So, the Bayshore Mall sits on a very historical spot, but yet, it only shares a very one-sided story. Although there is some mention of the Wiyot tribe in California State Park signage, not once did I see a placard, photo, statue, sign, memorializing the monumental strike that took place in 1935 on the spot of the mall. I think in a bigger conceptual way, this signs location in the Mall attempts to create a sense of place; circulating as a medium of exchange, a site of visual appropriation and a focus for the formation of national identities. To some however, including the Wiyot tribe, this sign represents historical, institutional oppression. So to some, I can imagine it serves as a traumatic reminder of their past. Also, “Prime Real Estate” is just a horrible title, promoting the idea that it was their “real estate” in the first place.
If you look closer at the image you’ll notice the bluff on top of where Fort Humboldt sits was completely deforested. Furthermore, in the photo are references to both the redwood timber and cattle-grazing industries (the log cabin and cow). Both industries promoted capitalist exploitation and geographic incursion into Native American land. After Eureka was settled in 1850, timber company towns proliferated throughout Northern California causing conflict with Native Americans. Often, cattle would be used as an excuse to incriminate and persecute the Wiyot people. Settler law required land acquisition to involve a legal commitment to cultivate the land, either by grazing, plowing, deforesting, or building on; the white settlers who came to the area embodied national expansion through their physical presence. In this way, capital culture within Humboldt Bay employed land and property rights as a national symbol of material action, and incited conflict with Native Americans that would lead to an overwhelming, future xenophobia in the community.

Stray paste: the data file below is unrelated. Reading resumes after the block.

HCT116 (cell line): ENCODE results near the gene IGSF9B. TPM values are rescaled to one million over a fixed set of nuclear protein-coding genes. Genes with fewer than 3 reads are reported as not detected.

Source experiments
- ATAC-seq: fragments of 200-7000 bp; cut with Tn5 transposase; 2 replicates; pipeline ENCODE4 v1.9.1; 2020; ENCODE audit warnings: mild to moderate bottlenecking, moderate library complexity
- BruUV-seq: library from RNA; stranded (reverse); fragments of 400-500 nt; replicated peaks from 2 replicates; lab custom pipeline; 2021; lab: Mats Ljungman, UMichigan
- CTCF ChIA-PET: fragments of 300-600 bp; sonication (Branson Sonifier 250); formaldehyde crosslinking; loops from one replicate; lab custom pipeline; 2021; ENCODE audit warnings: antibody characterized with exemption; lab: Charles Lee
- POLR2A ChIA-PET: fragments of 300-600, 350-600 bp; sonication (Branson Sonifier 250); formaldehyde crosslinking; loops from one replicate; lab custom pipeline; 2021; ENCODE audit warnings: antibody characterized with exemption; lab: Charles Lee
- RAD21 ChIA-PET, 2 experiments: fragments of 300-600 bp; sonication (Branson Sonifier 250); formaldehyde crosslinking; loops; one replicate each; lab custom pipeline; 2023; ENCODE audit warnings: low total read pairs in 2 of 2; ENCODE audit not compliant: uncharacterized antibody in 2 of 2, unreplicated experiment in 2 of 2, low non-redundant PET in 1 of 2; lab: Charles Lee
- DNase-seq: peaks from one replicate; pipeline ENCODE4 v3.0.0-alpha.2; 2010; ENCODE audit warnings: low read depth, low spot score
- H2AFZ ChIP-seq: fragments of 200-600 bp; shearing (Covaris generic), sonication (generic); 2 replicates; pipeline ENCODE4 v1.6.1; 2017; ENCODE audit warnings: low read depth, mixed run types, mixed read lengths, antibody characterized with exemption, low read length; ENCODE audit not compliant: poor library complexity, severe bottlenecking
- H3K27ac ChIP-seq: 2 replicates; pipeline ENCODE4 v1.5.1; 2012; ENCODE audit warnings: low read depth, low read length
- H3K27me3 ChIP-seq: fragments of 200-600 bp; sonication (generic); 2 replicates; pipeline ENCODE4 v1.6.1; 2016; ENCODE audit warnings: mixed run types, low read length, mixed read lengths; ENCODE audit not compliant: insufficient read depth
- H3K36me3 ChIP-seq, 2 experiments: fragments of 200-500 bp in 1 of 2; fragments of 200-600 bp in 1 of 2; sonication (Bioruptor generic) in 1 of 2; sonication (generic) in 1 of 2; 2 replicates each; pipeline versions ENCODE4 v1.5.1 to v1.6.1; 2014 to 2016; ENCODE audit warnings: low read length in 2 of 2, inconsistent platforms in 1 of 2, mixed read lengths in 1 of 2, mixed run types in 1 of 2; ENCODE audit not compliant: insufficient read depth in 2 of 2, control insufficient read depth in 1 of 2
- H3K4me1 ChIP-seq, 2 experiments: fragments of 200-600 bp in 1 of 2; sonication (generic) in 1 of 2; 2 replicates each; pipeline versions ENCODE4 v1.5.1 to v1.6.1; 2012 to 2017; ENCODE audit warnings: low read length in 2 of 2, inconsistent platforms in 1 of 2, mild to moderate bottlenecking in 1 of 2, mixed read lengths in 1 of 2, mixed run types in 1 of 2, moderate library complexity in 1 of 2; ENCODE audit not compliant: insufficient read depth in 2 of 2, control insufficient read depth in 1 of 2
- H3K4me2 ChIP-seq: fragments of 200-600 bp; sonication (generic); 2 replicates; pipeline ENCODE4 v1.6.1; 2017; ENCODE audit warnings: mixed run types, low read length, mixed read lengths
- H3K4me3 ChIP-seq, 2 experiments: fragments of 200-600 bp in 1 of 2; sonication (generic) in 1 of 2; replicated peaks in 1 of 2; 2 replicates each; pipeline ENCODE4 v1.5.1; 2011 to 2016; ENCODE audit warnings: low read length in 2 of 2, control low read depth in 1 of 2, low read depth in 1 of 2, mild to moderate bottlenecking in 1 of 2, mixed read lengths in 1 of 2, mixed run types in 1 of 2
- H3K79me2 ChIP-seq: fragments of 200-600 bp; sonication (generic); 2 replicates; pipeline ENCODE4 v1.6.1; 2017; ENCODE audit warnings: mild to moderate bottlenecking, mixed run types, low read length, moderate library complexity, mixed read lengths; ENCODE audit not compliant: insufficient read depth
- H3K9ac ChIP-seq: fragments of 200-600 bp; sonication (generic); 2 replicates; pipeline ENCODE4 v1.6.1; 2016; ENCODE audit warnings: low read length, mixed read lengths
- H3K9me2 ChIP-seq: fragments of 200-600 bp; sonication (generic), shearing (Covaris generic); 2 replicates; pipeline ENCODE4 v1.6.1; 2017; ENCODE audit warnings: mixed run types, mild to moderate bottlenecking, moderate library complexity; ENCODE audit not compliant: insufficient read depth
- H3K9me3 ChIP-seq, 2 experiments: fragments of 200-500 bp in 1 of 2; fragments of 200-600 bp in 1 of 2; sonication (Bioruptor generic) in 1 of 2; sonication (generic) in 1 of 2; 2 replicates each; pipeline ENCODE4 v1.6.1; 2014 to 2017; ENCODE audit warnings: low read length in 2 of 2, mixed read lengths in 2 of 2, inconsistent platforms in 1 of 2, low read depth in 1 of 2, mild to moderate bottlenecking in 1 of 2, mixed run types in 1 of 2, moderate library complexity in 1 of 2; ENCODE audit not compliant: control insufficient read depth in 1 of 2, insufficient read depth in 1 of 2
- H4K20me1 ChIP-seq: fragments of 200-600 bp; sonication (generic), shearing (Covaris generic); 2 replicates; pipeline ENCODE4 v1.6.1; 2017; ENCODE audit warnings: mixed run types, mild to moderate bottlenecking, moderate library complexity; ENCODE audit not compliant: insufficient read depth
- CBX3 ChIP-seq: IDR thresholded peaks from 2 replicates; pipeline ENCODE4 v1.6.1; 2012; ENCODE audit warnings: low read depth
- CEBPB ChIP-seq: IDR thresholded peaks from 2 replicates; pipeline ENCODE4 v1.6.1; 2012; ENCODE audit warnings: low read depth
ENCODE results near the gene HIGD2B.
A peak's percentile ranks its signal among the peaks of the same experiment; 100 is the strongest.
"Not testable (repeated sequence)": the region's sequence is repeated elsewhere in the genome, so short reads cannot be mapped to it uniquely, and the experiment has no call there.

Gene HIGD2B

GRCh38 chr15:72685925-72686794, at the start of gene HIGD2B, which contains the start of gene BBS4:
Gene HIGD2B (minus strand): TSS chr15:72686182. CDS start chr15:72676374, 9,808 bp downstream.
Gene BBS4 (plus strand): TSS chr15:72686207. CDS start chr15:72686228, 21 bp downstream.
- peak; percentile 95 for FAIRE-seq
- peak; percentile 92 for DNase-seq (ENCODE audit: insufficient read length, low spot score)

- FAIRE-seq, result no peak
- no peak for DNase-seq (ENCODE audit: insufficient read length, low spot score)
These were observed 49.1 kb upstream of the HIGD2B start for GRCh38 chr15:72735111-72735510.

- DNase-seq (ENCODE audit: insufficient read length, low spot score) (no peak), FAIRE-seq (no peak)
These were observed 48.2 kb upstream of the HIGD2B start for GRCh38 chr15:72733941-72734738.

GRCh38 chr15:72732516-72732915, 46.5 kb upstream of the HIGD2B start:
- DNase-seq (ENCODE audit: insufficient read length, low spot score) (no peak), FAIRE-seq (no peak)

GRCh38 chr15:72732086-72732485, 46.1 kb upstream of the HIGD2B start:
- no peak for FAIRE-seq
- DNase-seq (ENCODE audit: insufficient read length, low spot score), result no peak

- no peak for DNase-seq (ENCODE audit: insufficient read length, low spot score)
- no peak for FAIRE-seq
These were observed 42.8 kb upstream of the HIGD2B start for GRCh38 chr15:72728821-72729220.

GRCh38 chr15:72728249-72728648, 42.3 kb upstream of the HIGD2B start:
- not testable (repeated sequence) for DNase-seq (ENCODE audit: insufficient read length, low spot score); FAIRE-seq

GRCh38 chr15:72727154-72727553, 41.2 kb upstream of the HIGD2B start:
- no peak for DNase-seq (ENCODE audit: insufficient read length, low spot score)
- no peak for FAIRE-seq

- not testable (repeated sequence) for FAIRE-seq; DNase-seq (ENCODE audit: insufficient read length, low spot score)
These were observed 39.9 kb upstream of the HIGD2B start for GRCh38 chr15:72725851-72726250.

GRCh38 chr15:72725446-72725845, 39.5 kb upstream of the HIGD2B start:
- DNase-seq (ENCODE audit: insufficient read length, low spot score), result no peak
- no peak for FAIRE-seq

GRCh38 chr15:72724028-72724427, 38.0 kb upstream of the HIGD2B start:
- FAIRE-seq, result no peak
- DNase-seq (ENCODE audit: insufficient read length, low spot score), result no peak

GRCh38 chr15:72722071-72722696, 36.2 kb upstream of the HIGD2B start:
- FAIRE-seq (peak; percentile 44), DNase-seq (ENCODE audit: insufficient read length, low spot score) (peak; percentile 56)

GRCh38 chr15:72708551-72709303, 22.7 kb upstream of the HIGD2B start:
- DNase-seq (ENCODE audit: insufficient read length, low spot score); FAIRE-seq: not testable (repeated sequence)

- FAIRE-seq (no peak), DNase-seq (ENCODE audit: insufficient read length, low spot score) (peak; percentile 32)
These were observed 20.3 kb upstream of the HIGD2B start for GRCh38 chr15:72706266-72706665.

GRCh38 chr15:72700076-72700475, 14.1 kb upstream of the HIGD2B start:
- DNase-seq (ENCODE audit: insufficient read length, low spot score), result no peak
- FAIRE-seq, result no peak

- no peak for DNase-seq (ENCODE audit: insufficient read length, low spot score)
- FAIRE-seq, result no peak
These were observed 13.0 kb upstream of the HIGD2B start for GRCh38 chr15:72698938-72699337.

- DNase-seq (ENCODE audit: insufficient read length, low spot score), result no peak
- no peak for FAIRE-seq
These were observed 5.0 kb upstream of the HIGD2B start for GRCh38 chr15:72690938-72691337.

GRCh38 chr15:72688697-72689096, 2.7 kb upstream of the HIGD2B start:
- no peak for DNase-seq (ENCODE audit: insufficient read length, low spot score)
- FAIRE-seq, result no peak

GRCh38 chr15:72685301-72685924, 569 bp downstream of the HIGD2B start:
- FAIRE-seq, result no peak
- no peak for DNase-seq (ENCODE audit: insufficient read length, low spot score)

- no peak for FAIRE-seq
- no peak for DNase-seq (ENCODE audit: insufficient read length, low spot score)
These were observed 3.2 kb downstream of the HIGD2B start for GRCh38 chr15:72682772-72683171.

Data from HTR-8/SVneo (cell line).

At a more meta-level, signs, like the one pictured, serve a ritual function. An article I read a couple years ago by a professor of mine, Claudio Fogu, captures this idea well; in his article, “Actualism and the Fascist Historic Imaginary,” Fogu explains, “the institutionalization of a historic mode of representation in both image and ritual politics [continues] reinforcing the consolidation of the collective historic imaginary it presupposed.” In this sense, signs act on the public semiotically, connoting a larger socio-political meaning.
On an even more meta-level, I could talk about the picture itself, the 1’s and 0’s that make up the data. Or the device I took the photograph on, the iPhone produced in a Chinese factory with poor labor conditions. I could question the material of the sign; was it made in the United States? Is it plastic? Does it produce chemical waste from its manufacturing? Who took the photos displayed on the sign? What else did they take photos of? The questions and implications that can be produced by looking at this photograph or viewing the sign in person, are endless…